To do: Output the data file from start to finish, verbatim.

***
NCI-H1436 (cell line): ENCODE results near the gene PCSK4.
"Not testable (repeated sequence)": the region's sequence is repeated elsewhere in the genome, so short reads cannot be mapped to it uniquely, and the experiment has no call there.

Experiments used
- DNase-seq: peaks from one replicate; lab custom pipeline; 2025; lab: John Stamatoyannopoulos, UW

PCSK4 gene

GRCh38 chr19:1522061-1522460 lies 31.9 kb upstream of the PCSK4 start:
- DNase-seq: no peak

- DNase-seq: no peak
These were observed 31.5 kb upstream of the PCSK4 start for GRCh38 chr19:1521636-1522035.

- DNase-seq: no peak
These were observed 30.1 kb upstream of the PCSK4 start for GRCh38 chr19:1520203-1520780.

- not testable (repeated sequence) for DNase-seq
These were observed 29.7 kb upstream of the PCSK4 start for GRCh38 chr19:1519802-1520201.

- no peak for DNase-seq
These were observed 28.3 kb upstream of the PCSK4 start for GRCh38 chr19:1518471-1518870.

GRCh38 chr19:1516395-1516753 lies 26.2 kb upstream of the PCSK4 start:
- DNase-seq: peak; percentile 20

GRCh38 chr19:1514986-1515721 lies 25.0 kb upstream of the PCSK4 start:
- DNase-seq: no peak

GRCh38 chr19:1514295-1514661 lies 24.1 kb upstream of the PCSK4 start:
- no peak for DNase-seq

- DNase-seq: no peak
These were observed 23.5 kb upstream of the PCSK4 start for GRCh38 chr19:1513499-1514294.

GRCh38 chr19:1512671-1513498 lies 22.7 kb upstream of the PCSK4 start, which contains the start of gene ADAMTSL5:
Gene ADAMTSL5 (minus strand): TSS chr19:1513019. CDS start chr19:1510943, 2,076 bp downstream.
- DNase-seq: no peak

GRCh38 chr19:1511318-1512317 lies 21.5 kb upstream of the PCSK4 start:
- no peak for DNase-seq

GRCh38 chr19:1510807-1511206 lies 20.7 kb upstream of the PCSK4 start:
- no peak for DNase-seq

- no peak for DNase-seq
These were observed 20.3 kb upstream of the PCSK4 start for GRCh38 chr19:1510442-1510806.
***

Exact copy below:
NCI-H1436 (cell line): ENCODE results near the gene PCSK4.
"Not testable (repeated sequence)": the region's sequence is repeated elsewhere in the genome, so short reads cannot be mapped to it uniquely, and the experiment has no call there.

Experiments used
- DNase-seq: peaks from one replicate; lab custom pipeline; 2025; lab: John Stamatoyannopoulos, UW

PCSK4 gene

GRCh38 chr19:1522061-1522460 lies 31.9 kb upstream of the PCSK4 start:
- DNase-seq: no peak

- DNase-seq: no peak
These were observed 31.5 kb upstream of the PCSK4 start for GRCh38 chr19:1521636-1522035.

- DNase-seq: no peak
These were observed 30.1 kb upstream of the PCSK4 start for GRCh38 chr19:1520203-1520780.

- not testable (repeated sequence) for DNase-seq
These were observed 29.7 kb upstream of the PCSK4 start for GRCh38 chr19:1519802-1520201.

- no peak for DNase-seq
These were observed 28.3 kb upstream of the PCSK4 start for GRCh38 chr19:1518471-1518870.

GRCh38 chr19:1516395-1516753 lies 26.2 kb upstream of the PCSK4 start:
- DNase-seq: peak; percentile 20

GRCh38 chr19:1514986-1515721 lies 25.0 kb upstream of the PCSK4 start:
- DNase-seq: no peak

GRCh38 chr19:1514295-1514661 lies 24.1 kb upstream of the PCSK4 start:
- no peak for DNase-seq

- DNase-seq: no peak
These were observed 23.5 kb upstream of the PCSK4 start for GRCh38 chr19:1513499-1514294.

GRCh38 chr19:1512671-1513498 lies 22.7 kb upstream of the PCSK4 start, which contains the start of gene ADAMTSL5:
Gene ADAMTSL5 (minus strand): TSS chr19:1513019. CDS start chr19:1510943, 2,076 bp downstream.
- DNase-seq: no peak

GRCh38 chr19:1511318-1512317 lies 21.5 kb upstream of the PCSK4 start:
- no peak for DNase-seq

GRCh38 chr19:1510807-1511206 lies 20.7 kb upstream of the PCSK4 start:
- no peak for DNase-seq

- no peak for DNase-seq
These were observed 20.3 kb upstream of the PCSK4 start for GRCh38 chr19:1510442-1510806.